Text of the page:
How safe are shares held in Stockbrokers' nominee accounts?

Sunny

Frequent Poster
I do not agree with this 100%, in the trade flow example Sunny --> Davy --> Morgan Stanley, Davy would be acting on an Agent basis i.e. transacting on behalf of their client. Morgan Stanley would look at this differently to if Davy was doing a trade for themselves i.e to hedge their own risk. Ultimately though Morgan Stanley would view the risk differently 1 on an agent basis and 2 direct Davy exposure.
No they wouldn't. It is not an lending trade. There is no credit risk in the transaction apart from failed settlement and these trades are usually only done on a deliver versus payment basis. Morgan Stanley don't care if Davy's want to buy shares for their own account or Joe Bloggs Account. The trade will still be between Davy and Morgan Stanley. All ISDA's and all other documention that allows these entities to trade will be in those names or related entites. Morgan Stanley doesn't care who the final beneficial owner of the shares are. It has no impact on the transaction at a street level.
 
I prefer share certificates as I hold for the long term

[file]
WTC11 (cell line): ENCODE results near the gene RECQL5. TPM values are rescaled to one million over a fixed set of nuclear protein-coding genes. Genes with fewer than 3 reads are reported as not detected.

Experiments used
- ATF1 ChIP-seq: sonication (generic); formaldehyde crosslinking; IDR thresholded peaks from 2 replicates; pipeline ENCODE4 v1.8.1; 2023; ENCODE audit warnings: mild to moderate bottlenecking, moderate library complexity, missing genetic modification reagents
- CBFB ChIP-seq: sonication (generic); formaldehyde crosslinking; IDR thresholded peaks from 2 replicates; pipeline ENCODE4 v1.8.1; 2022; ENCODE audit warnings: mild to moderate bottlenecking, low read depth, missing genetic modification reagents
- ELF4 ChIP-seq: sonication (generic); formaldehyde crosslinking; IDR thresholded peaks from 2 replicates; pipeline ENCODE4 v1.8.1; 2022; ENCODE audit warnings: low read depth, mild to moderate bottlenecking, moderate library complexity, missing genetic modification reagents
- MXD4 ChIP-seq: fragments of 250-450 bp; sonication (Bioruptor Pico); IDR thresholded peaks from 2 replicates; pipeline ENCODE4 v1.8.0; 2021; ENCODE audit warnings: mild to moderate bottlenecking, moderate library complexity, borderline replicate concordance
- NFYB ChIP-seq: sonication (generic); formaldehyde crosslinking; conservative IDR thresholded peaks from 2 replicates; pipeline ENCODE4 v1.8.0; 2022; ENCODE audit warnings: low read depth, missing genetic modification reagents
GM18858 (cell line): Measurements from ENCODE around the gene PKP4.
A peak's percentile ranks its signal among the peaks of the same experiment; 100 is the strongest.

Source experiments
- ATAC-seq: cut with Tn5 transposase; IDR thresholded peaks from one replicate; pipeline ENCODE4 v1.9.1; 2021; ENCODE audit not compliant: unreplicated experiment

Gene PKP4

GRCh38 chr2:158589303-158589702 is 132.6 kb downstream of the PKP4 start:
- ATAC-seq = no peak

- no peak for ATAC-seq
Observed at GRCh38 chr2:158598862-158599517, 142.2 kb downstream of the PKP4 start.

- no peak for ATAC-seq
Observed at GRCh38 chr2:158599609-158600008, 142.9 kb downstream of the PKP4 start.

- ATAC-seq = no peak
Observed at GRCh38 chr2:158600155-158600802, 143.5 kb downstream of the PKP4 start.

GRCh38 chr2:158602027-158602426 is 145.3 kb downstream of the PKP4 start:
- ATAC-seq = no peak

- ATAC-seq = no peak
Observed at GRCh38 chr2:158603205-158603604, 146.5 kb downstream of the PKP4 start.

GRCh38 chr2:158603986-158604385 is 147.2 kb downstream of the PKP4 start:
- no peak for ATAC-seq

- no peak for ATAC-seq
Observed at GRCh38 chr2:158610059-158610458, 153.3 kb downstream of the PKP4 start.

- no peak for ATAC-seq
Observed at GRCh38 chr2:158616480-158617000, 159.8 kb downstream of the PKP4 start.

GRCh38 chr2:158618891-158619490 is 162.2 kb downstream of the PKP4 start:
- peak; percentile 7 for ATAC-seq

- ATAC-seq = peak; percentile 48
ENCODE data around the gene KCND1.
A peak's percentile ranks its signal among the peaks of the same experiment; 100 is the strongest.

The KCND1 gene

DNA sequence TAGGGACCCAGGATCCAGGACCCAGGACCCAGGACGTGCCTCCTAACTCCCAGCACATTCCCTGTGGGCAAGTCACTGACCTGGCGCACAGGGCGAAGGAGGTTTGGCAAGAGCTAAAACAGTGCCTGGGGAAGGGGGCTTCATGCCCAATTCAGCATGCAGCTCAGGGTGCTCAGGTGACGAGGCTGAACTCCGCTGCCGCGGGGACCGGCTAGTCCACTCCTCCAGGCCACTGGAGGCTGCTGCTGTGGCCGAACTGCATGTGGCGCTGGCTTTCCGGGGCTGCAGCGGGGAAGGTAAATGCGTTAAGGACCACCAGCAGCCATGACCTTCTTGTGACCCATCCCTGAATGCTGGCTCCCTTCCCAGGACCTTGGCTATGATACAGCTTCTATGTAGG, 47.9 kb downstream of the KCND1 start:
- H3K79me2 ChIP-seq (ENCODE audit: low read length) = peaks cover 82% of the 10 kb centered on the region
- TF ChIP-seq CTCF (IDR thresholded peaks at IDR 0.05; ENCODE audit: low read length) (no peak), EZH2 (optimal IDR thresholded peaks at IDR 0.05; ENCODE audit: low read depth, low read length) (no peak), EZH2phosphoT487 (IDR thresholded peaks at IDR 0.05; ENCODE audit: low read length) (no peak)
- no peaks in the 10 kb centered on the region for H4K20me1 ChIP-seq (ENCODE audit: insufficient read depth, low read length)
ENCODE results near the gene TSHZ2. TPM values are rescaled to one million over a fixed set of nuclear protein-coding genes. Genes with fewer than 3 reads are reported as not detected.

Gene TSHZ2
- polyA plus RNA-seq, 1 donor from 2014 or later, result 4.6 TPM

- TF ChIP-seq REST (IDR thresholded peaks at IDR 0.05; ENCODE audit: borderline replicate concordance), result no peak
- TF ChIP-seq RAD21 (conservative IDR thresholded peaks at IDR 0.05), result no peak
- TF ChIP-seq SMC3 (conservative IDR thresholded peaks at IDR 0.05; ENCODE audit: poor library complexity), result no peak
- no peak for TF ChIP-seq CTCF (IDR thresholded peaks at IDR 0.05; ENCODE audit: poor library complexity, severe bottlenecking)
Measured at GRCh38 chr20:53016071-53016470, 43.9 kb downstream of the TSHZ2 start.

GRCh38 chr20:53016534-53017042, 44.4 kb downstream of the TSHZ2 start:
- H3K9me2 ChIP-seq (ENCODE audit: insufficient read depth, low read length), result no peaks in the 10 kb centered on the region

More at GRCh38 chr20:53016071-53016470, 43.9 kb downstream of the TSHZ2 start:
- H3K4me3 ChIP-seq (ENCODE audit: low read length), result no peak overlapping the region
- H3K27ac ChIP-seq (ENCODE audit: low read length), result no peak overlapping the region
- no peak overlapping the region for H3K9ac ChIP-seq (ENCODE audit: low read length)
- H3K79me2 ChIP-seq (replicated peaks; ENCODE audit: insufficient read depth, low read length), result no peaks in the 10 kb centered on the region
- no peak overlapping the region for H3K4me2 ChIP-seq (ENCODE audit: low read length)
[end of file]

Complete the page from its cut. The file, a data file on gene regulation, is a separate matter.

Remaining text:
• There are no annual holding costs
  • I deal directly with the company - very important for the banks where I attend their AGMs and get the AGM notices directly
  • They are absolutely secure - I am not worried about the stockbroker I dealt with going bust.
But across the EU, people buy and hold shares in nominee accounts via stockbrokers without any worries.

Why is this such a worry here? Because the Morroughs liquidator (and Beaufort's in the UK) got their hands on the nominee accounts even though they were separate.

I have my long-term savings in shares so the Investor Compensation Scheme is of no use to me.

I have no idea if DeGiro or Davys is safe. I don't know who DeGiro is?

I sort of know who Davys is. But as someone pointed out once rock solid companies like AIB and BoI nearly went bust. I know it's different as Davys don't lend money. But I don't know if they do proprietary trading or not.

Brendan
 

Andrew365

Registered User
No they wouldn't. It is not an lending trade. There is no credit risk in the transaction apart from failed settlement and these trades are usually only done on a deliver versus payment basis. Morgan Stanley don't care if Davy's want to buy shares for their own account or Joe Bloggs Account. The trade will still be between Davy and Morgan Stanley. All ISDA's and all other documention that allows these entities to trade will be in those names or related entites. Morgan Stanley doesn't care who the final beneficial owner of the shares are. It has no impact on the transaction at a street level.
Davys are buying on the behalf of the client that can't access the market directly. I would imagine that under the wrapper of 'Davys' Morgan Stanley would have a number of individual client accounts relating to davys each with their own CSAs etc that segregate whether they are dealing with Davys Treasury department and or their client execution team.
 
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